Regulatory Role Performed By the Central Bank

The two tiered system puts the central bank in control of the commercial banks. Therefore, the government authorities have delegated some of the regulatory responsibilities to the central bank. It is the job of the central bank to ensure that commercial banks are conducting their business in a manner which is considered ethical as well as safe. In order to do so, the central bank has to undertake certain regulatory functions. In this article, we will describe the regulatory functions performed by the central bank.

Deposit Insurance

Financial stability is of paramount importance for any economy to be able to prosper. Thus, it is essential that people park their excess funds in banks and that banks are able to lend this money out to businesses which plan to use it productively. This process gets hindered when the average person loses trust in the solvency of the bank. This is where central banks step in.

Central banks all over the world guarantee the deposits held by commercial banks up to a certain amount. They may do so directly or they may create a separate body backed by them, thereby insuring the deposits indirectly.

This is called deposit insurance and it indirectly helps in ensuring that the commercial banks use their deposits judiciously.

Since the central bank is guaranteeing the deposits, the central bank keeps a keen eye on the utilization of the proceeds in order to minimize their own liability.

Granting Charter to New Banks

The central bank also plays an important part in the regulatory role as it decides whether or not to grant charters to new banks. In most countries around the world, charters are granted by judicial bodies and not by central banks.

For instance, in the United States a banking charter can be granted either by federal authorities or by state authorities. However, the Federal Reserve cannot grant a banking charter on its own.

The central banks do play an important role in advising the judicial bodies while such charters are being granted. Therefore, indirectly central banks can have an influence over the number of new banks entering the market. This puts them in a position to ensure healthy competition that is beneficial to the consumers but not detrimental to the banks themselves.

Reserve Requirements

The most important regulatory power that a central bank has is that it can modify the reserve requirements. “Reserves” is the percentage of deposits that any commercial bank has to maintain with the central bank. Thus if this percentage is increased, commercial banks have to deposit a larger portion of their money with the central bank and have a smaller percentage to lend out to the market.

Hence, a scarcity of funds is created and interest rates begin to rise. On the other hand, if this reserve requirement is relaxed, banks will have more funds to lend and as a result the interest rates will go down given the abundance of funds.

Since the central bank sets the reserve requirements, it is in a position to have a significant influence on the operations and profits of member commercial banks. The central bank can simply regulate the behavior of the commercial banks to suit the national interests by modifying the reserve requirement rates.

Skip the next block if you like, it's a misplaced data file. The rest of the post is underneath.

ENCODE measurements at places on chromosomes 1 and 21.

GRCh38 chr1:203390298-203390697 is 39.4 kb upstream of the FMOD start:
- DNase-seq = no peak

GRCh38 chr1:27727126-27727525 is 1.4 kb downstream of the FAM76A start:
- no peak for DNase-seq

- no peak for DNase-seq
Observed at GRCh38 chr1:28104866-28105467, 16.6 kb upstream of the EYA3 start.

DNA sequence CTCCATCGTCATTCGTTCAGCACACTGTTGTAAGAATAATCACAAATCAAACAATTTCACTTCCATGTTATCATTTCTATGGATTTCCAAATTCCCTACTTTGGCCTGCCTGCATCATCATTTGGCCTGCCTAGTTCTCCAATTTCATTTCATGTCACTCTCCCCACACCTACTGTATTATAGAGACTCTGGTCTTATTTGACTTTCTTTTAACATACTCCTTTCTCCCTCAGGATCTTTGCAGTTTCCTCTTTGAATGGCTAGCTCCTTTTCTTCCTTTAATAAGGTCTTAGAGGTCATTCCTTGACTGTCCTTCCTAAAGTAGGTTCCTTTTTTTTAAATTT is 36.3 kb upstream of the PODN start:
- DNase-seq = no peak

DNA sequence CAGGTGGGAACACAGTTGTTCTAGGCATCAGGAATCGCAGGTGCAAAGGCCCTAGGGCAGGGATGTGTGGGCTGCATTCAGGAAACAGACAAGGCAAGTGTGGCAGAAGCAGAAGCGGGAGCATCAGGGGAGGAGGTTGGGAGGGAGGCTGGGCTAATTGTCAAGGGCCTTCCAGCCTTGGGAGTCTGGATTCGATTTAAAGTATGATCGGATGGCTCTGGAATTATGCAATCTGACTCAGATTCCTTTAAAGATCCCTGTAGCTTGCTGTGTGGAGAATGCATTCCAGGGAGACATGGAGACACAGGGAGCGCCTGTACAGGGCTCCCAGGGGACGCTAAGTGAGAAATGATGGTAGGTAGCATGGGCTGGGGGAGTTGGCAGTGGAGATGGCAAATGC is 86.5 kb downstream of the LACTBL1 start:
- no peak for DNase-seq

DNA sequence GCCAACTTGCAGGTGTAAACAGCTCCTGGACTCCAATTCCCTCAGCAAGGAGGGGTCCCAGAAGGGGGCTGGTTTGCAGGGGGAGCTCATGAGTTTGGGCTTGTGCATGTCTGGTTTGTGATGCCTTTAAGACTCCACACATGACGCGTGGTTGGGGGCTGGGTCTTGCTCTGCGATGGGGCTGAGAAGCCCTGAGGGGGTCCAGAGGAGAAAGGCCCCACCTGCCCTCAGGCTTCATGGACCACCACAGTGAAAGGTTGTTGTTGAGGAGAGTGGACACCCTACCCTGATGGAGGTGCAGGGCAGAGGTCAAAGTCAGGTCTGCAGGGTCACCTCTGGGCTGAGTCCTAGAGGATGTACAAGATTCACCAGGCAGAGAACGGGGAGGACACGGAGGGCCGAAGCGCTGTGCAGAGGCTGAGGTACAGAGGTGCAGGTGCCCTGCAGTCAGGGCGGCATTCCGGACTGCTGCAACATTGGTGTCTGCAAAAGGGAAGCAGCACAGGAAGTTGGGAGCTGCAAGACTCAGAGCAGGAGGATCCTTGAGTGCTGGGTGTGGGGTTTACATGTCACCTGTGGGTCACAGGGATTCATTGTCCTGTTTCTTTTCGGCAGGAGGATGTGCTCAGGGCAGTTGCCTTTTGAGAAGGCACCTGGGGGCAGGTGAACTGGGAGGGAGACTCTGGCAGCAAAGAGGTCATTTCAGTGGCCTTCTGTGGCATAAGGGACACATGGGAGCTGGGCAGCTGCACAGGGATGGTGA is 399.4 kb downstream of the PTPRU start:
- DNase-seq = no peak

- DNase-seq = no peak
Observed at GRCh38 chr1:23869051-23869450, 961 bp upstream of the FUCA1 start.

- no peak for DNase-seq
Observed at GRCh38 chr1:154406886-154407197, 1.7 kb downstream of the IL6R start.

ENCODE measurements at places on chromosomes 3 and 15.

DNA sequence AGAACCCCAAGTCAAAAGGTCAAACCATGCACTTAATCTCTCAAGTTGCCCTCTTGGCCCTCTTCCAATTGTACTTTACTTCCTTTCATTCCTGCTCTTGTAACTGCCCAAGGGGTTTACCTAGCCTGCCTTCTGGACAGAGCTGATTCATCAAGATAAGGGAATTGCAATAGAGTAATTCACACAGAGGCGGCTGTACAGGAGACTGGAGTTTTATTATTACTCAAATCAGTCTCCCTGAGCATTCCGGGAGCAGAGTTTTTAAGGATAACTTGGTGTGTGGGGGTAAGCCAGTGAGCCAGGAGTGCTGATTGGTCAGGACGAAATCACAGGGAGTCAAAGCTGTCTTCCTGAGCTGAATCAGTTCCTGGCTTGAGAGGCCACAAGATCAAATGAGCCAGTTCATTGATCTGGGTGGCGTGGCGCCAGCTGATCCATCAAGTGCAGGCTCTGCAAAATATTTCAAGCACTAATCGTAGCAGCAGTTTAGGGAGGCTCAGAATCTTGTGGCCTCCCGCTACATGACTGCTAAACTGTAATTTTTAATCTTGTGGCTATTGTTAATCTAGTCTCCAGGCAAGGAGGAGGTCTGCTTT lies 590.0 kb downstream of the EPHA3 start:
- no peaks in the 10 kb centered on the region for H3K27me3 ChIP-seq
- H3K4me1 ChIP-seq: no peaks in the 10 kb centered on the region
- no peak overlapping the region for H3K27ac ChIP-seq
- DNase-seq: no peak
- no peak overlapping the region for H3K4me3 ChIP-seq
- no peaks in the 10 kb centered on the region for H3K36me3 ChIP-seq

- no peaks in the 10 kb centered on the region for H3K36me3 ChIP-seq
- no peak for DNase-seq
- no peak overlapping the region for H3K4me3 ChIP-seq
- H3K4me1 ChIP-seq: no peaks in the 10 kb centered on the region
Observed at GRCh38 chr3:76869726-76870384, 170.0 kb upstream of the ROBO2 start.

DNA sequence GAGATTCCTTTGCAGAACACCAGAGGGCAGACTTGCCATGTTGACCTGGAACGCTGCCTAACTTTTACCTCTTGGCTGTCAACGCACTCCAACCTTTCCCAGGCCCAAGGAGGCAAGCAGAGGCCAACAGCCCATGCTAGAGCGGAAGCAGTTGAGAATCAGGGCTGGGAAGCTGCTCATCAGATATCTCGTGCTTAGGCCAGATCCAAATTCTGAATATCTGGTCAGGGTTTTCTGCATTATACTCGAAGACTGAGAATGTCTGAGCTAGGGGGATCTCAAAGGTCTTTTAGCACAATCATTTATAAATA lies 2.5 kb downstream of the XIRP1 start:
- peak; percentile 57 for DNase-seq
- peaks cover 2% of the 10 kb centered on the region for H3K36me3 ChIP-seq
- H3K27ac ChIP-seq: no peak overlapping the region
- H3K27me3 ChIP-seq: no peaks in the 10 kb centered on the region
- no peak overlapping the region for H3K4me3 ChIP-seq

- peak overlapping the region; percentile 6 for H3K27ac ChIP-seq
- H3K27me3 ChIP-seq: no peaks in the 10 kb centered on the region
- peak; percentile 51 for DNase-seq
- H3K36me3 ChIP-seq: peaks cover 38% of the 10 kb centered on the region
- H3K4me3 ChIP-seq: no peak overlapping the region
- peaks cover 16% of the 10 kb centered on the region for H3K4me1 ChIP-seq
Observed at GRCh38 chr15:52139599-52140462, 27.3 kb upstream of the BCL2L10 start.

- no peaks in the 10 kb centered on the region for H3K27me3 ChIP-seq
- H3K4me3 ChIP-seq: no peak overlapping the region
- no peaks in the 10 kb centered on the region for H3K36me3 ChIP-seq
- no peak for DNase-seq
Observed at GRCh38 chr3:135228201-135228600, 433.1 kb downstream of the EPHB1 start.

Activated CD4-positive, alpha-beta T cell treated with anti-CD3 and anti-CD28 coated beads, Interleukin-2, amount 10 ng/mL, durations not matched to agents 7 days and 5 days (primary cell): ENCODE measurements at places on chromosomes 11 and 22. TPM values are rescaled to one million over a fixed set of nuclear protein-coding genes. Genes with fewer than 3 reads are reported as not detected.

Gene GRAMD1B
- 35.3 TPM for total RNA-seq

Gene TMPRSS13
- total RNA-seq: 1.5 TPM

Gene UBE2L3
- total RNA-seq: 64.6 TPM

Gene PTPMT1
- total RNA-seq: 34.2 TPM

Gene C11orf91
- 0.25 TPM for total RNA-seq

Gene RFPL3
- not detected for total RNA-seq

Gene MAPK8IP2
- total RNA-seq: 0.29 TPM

Monitoring Risk

It is the duty of central banks to monitor the risks that the commercial banks under their purview are taking. Therefore, central banks have the power to conduct audits at regular intervals.

These audits consist of a thorough investigation of the assets, liabilities and even the treasury operations of any bank. Risk is measured using complex models like Value at Risk (VaR) which have been specifically designed for this purpose.

Commercial banks have to ensure that their risk profile is within the limits prescribed by the central banks. They also have to ensure that they have enough capital on hand to meet the needs of the depositors, if required. Without central banks regulating commercial banks, competition would drive them to excessive risk taking. It is the central banks that help maintain the balance between risk and reward even in highly competitive markets.

Anti Discrimination Laws

Central banks also enforce anti-discrimination laws to ensure that the access to money and credit is not affected by communal and racist agendas. Central banks enforce laws which make it impossible for the banks to exclude communities from the banking system.

For instance, in the United States, there were allegations that banks were “redlining” certain neighborhoods. This meant that banks would not make loans to residents of certain neighborhoods.

Since the majority of the residents in these neighborhoods were Hispanics or African Americans, it was considered to be discrimination.

Hence, the Fed i.e. the central bank of the United States had to intervene to ensure that the credit was not being apportioned based on the racial profile of the creditors. It is the job of the central banks to ensure that money and credit are equally available to anyone worthy of it.

Conflict Of Interest

The central bank carefully monitors the activities of commercial banks and scans them for conflict of interest. This means that if the senior officials on the boards of commercial banks are making loans to themselves or to entities controlled by them, then the central bank can and must take action to control such embezzlement.

Loans which have an inherent conflict of interest have been a major reason behind the existence of non-performing assets (NPA’s) and central banks, through their regulatory functions, ensure that depositors’ money is not jeopardized by such risky and biased loans.

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